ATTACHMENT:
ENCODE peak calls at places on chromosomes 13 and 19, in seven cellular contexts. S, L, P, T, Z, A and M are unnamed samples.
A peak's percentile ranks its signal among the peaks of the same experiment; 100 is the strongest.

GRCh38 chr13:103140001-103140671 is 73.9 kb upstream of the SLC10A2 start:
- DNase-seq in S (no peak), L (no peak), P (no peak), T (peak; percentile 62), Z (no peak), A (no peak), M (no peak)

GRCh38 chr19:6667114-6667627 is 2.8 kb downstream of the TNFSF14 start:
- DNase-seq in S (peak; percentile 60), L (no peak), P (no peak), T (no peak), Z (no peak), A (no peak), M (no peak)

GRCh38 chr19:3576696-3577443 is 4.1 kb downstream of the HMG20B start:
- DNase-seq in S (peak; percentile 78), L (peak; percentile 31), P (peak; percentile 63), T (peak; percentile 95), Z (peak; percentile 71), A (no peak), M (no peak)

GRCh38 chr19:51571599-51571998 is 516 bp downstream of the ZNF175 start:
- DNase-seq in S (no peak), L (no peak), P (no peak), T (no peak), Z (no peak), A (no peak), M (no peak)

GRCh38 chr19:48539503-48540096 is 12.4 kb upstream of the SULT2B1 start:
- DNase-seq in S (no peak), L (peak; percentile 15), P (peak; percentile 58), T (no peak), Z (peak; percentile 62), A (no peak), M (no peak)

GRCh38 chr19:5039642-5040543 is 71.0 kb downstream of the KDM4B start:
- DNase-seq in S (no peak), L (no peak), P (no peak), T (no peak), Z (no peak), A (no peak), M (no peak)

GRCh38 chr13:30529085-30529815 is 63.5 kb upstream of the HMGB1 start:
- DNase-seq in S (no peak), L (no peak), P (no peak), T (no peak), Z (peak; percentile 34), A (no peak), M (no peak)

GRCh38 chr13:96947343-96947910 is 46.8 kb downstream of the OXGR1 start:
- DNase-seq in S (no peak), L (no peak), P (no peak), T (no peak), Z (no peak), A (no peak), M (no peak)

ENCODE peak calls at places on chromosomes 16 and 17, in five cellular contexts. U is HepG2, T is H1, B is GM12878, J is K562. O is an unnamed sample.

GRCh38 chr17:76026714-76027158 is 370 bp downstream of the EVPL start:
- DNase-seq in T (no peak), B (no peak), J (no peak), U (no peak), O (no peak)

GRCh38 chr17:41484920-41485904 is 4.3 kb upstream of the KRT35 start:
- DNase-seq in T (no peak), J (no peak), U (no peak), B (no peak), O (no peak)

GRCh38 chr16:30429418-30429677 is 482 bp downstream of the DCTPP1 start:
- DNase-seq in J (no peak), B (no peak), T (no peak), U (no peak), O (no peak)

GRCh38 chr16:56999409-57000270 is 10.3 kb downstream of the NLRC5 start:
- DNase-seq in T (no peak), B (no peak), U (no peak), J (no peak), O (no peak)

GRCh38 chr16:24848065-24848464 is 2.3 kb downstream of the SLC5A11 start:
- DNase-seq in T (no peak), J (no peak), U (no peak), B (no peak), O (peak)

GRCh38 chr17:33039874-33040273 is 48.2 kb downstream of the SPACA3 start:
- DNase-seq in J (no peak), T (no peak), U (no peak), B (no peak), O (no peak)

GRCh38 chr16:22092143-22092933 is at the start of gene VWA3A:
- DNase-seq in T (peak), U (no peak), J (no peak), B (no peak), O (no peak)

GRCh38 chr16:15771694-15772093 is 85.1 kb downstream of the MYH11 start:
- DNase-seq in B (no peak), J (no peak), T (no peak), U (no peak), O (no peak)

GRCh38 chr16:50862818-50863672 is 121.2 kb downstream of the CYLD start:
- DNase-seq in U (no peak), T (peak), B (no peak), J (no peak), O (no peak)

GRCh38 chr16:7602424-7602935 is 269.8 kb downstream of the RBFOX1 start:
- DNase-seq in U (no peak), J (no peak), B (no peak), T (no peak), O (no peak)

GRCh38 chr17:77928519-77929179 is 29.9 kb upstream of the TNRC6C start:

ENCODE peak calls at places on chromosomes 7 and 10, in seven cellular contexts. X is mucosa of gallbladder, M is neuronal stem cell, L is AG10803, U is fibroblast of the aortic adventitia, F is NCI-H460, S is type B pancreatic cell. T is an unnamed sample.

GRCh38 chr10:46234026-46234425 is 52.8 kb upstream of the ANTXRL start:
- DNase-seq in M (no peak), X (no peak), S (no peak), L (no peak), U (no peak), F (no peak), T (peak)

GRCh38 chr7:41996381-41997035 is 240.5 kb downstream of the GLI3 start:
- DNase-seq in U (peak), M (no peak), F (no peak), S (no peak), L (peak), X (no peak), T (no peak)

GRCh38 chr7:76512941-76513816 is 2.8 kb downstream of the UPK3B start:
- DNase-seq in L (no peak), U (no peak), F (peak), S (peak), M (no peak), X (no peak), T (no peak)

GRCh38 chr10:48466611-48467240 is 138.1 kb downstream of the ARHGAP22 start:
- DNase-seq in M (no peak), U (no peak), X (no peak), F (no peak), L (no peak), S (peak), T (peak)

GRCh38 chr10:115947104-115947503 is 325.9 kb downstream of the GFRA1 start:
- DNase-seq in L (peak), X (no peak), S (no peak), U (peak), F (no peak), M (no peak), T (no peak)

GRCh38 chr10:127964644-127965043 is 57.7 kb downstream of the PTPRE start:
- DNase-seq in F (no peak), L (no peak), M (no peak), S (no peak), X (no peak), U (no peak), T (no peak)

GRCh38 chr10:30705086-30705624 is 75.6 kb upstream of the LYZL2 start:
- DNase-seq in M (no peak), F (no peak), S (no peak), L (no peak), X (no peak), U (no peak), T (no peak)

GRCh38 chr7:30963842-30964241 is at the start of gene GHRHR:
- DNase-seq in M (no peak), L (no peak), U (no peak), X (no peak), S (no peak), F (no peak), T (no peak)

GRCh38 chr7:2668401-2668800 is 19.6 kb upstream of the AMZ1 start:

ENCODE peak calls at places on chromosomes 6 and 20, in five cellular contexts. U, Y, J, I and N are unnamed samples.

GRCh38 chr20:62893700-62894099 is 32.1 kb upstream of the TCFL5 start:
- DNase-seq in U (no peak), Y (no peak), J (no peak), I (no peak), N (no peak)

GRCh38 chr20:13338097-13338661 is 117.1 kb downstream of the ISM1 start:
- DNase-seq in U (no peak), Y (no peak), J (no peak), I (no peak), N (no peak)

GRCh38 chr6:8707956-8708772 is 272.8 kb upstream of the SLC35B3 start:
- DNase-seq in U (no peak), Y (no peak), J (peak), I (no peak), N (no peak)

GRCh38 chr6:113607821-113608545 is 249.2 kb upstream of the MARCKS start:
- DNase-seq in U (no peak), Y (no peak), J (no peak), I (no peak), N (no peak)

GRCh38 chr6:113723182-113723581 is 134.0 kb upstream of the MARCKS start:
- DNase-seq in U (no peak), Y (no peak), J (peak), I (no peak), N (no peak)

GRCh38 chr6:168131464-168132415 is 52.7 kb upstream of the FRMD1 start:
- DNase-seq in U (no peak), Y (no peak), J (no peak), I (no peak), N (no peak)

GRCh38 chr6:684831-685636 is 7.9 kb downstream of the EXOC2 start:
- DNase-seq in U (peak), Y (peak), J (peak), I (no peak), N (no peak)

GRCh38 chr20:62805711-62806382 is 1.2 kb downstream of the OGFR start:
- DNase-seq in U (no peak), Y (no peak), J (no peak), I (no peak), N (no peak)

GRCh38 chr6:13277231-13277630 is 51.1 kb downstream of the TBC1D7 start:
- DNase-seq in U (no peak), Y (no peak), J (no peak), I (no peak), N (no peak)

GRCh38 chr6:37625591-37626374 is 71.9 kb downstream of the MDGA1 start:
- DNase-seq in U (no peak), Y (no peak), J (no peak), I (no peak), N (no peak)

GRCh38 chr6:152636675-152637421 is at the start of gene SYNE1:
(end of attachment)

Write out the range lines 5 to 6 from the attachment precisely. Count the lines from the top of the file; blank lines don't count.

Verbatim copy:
GRCh38 chr19:6667114-6667627 is 2.8 kb downstream of the TNFSF14 start:
- DNase-seq in S (peak; percentile 60), L (no peak), P (no peak), T (no peak), Z (no peak), A (no peak), M (no peak)